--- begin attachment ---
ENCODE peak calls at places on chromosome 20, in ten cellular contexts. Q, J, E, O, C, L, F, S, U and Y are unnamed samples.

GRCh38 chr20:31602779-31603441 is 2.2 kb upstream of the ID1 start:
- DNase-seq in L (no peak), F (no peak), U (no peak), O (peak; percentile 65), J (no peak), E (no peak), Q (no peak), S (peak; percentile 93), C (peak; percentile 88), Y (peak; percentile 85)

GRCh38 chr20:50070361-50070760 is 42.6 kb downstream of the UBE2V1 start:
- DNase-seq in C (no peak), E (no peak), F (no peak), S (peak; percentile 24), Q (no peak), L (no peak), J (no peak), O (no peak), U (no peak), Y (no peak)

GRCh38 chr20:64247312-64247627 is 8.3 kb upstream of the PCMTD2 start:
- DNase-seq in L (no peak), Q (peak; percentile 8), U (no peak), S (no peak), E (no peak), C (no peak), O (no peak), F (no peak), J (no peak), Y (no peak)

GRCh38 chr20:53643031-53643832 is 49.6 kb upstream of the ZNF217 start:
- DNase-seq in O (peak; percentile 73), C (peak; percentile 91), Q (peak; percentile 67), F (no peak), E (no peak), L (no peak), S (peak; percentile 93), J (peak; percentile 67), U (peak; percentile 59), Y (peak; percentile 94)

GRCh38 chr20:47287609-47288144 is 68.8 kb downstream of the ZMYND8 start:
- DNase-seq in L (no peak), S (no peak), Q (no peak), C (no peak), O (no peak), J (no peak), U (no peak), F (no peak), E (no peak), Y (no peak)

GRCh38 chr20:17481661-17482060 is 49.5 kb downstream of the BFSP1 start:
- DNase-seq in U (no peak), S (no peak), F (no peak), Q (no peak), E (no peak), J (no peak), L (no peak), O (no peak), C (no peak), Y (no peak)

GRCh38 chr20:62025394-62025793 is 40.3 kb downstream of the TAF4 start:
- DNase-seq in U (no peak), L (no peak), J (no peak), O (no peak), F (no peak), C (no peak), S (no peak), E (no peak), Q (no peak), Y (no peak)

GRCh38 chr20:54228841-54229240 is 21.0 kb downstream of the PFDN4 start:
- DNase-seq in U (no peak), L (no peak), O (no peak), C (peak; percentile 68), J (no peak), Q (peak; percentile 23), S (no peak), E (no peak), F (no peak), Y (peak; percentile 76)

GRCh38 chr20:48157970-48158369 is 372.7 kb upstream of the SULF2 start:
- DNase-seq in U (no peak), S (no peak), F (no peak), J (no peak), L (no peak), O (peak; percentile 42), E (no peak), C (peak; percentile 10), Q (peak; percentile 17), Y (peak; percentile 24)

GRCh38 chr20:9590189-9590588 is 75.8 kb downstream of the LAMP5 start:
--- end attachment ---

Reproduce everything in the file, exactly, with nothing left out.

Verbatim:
ENCODE peak calls at places on chromosome 20, in ten cellular contexts. Q, J, E, O, C, L, F, S, U and Y are unnamed samples.

GRCh38 chr20:31602779-31603441 is 2.2 kb upstream of the ID1 start:
- DNase-seq in L (no peak), F (no peak), U (no peak), O (peak; percentile 65), J (no peak), E (no peak), Q (no peak), S (peak; percentile 93), C (peak; percentile 88), Y (peak; percentile 85)

GRCh38 chr20:50070361-50070760 is 42.6 kb downstream of the UBE2V1 start:
- DNase-seq in C (no peak), E (no peak), F (no peak), S (peak; percentile 24), Q (no peak), L (no peak), J (no peak), O (no peak), U (no peak), Y (no peak)

GRCh38 chr20:64247312-64247627 is 8.3 kb upstream of the PCMTD2 start:
- DNase-seq in L (no peak), Q (peak; percentile 8), U (no peak), S (no peak), E (no peak), C (no peak), O (no peak), F (no peak), J (no peak), Y (no peak)

GRCh38 chr20:53643031-53643832 is 49.6 kb upstream of the ZNF217 start:
- DNase-seq in O (peak; percentile 73), C (peak; percentile 91), Q (peak; percentile 67), F (no peak), E (no peak), L (no peak), S (peak; percentile 93), J (peak; percentile 67), U (peak; percentile 59), Y (peak; percentile 94)

GRCh38 chr20:47287609-47288144 is 68.8 kb downstream of the ZMYND8 start:
- DNase-seq in L (no peak), S (no peak), Q (no peak), C (no peak), O (no peak), J (no peak), U (no peak), F (no peak), E (no peak), Y (no peak)

GRCh38 chr20:17481661-17482060 is 49.5 kb downstream of the BFSP1 start:
- DNase-seq in U (no peak), S (no peak), F (no peak), Q (no peak), E (no peak), J (no peak), L (no peak), O (no peak), C (no peak), Y (no peak)

GRCh38 chr20:62025394-62025793 is 40.3 kb downstream of the TAF4 start:
- DNase-seq in U (no peak), L (no peak), J (no peak), O (no peak), F (no peak), C (no peak), S (no peak), E (no peak), Q (no peak), Y (no peak)

GRCh38 chr20:54228841-54229240 is 21.0 kb downstream of the PFDN4 start:
- DNase-seq in U (no peak), L (no peak), O (no peak), C (peak; percentile 68), J (no peak), Q (peak; percentile 23), S (no peak), E (no peak), F (no peak), Y (peak; percentile 76)

GRCh38 chr20:48157970-48158369 is 372.7 kb upstream of the SULF2 start:
- DNase-seq in U (no peak), S (no peak), F (no peak), J (no peak), L (no peak), O (peak; percentile 42), E (no peak), C (peak; percentile 10), Q (peak; percentile 17), Y (peak; percentile 24)

GRCh38 chr20:9590189-9590588 is 75.8 kb downstream of the LAMP5 start: